Dutch Reformed Church

Newburgh, NY

Vertical Access was retained by Ryan Biggs | Clark Davis to perform a close visual investigation of the timber roof trusses and to document existing conditions to assist the project team with repair plans and recommendations.

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Building description

The Dutch Reformed Church in Newburgh, NY is a National Historic Landmark designed by Alexander Jackson Davis in 1835 in the Greek Revival style. Measuring roughly 50 feet wide and 100 feet long, the church is situated on a bluff above the Hudson River and oriented with its four-column portico facing south toward the center of Newburgh.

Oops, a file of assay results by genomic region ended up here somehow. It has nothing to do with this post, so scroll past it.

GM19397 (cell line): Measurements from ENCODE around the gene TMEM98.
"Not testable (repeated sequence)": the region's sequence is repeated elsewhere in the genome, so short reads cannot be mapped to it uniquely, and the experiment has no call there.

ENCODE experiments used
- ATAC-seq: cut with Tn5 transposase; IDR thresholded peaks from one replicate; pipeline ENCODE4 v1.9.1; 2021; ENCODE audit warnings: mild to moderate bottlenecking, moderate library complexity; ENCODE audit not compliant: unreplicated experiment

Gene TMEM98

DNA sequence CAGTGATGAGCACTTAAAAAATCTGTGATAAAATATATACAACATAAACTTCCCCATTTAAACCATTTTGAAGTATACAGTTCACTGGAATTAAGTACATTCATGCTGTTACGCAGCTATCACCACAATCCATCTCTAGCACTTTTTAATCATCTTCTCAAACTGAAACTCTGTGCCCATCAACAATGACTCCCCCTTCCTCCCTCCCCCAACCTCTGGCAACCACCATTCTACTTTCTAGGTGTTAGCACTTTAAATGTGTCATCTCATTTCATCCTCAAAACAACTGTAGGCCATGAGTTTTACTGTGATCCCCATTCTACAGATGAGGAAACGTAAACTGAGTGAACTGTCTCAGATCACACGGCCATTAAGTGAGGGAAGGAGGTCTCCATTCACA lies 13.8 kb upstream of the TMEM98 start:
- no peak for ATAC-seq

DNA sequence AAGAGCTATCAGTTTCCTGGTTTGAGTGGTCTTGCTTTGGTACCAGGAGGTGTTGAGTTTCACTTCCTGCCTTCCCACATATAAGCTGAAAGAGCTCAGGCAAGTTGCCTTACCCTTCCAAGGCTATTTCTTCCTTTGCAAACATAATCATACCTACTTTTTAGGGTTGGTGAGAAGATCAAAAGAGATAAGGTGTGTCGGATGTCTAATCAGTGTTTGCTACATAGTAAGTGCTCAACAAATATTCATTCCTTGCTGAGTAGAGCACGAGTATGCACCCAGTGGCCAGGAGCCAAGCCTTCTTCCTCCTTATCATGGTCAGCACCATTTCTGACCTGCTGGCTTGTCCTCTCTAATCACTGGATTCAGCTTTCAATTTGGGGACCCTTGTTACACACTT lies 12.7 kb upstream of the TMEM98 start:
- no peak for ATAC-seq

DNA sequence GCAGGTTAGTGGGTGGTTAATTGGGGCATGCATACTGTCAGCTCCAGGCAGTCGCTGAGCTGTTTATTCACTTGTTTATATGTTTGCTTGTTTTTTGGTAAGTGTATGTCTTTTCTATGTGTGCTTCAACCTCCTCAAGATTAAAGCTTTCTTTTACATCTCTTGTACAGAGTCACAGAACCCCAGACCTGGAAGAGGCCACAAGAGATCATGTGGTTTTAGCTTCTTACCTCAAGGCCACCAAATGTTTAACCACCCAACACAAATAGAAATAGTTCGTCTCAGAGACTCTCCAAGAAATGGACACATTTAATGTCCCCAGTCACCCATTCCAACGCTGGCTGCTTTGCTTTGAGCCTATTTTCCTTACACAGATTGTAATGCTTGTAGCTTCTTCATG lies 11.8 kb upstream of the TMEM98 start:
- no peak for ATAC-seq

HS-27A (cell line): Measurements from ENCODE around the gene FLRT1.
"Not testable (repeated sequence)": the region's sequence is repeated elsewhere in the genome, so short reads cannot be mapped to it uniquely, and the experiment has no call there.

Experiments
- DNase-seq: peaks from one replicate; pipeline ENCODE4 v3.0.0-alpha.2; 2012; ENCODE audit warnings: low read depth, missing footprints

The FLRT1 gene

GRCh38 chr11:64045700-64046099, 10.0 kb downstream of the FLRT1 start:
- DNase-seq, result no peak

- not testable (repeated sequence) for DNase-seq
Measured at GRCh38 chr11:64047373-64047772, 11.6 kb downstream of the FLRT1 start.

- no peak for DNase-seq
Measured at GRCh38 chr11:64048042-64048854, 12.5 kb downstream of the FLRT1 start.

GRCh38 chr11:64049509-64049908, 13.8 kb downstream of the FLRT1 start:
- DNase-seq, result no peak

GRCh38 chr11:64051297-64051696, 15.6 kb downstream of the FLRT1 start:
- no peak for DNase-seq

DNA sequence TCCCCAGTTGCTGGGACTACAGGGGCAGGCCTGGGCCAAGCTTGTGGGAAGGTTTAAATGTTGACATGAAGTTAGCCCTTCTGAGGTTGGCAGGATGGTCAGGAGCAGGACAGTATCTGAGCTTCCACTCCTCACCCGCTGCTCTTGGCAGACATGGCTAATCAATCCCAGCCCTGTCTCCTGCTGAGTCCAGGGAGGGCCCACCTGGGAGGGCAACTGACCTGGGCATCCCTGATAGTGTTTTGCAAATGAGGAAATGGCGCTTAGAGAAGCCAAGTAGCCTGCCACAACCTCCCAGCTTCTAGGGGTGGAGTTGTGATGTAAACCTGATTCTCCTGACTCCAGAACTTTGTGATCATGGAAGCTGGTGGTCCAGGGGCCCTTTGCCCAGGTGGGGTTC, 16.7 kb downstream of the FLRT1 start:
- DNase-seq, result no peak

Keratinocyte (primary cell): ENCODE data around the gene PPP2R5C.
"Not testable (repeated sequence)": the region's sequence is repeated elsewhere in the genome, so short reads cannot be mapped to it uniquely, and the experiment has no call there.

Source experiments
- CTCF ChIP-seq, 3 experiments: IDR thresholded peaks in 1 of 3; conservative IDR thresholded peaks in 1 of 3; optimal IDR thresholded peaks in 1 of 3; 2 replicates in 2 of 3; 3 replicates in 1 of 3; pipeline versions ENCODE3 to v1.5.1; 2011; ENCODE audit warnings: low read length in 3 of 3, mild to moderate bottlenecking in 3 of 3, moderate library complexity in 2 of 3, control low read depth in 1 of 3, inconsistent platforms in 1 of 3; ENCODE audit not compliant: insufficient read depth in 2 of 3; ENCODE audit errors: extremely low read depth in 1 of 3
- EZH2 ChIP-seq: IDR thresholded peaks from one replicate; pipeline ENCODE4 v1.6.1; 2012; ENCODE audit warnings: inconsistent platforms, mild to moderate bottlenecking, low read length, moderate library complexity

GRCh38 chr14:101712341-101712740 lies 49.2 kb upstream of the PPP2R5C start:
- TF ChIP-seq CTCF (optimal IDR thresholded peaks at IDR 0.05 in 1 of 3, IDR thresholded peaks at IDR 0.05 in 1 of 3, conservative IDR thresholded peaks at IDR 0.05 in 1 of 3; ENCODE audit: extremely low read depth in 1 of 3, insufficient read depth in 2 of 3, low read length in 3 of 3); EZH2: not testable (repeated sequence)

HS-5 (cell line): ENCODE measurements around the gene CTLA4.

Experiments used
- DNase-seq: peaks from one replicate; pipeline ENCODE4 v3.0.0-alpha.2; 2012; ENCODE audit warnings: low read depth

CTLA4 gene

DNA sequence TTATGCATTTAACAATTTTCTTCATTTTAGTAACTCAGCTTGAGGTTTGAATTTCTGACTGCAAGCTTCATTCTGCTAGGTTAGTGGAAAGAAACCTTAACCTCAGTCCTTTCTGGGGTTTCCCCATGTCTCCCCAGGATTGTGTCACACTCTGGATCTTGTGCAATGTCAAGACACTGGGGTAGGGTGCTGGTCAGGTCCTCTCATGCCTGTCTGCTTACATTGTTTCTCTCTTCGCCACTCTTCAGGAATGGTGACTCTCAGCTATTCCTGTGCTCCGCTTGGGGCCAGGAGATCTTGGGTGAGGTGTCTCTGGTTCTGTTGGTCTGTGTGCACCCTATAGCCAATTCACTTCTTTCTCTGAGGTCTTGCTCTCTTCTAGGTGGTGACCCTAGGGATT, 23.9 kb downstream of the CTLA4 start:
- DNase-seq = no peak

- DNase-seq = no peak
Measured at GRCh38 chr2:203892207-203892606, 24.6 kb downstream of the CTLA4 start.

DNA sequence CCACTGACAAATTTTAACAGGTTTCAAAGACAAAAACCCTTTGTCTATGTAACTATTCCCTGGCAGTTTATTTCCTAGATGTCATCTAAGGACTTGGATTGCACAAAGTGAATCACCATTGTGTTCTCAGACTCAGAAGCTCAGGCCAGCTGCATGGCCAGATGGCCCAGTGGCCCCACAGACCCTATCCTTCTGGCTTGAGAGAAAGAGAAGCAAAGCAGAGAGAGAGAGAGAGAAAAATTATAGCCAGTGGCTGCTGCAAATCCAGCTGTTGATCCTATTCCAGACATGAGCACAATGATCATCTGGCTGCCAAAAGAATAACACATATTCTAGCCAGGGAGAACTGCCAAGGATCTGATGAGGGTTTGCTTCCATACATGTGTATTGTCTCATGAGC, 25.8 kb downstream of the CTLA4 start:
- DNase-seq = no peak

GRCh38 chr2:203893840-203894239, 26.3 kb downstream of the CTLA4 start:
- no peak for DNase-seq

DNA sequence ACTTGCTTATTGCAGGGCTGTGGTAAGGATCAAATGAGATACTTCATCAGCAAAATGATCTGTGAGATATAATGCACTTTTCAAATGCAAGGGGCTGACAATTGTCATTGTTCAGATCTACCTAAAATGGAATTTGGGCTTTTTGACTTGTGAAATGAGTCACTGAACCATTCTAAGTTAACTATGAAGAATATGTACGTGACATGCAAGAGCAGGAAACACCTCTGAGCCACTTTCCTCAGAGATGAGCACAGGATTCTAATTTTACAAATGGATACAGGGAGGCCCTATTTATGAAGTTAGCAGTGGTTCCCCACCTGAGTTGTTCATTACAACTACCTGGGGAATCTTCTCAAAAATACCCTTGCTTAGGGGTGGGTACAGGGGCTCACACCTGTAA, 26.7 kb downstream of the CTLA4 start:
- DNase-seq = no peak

The building was deconsecrated in 1967 when the congregation moved to a new building, leaving the historic church vacant. In 2011, a large portion of the ceiling fell to the floor below. The exterior walls are stuccoed rubble masonry at the original portion of the church and common brick at the north transept addition.

Eleven timber trusses support the gable roof. The original trusses are rough-hewn timbers with mortise and tenon joinery. The bearings of the trusses sit on top of the exterior masonry walls.

Scope of work

  • Documented checks, levels and other representative and notable conditions at the roof trusses with digital photographs hyperlinked to annotated condition drawings with quantities provided for each condition, (TPAS®).
  • Took direct measurements of truss members to characterize the trusses and develop sketches of existing connection details.
  • Helped to determine the cause of movement observed at the roof framing.

Building owner

  • City of Newburgh, NY

In collaboration with

  • Preservation League of New York State • Ryan Biggs | Clark Davis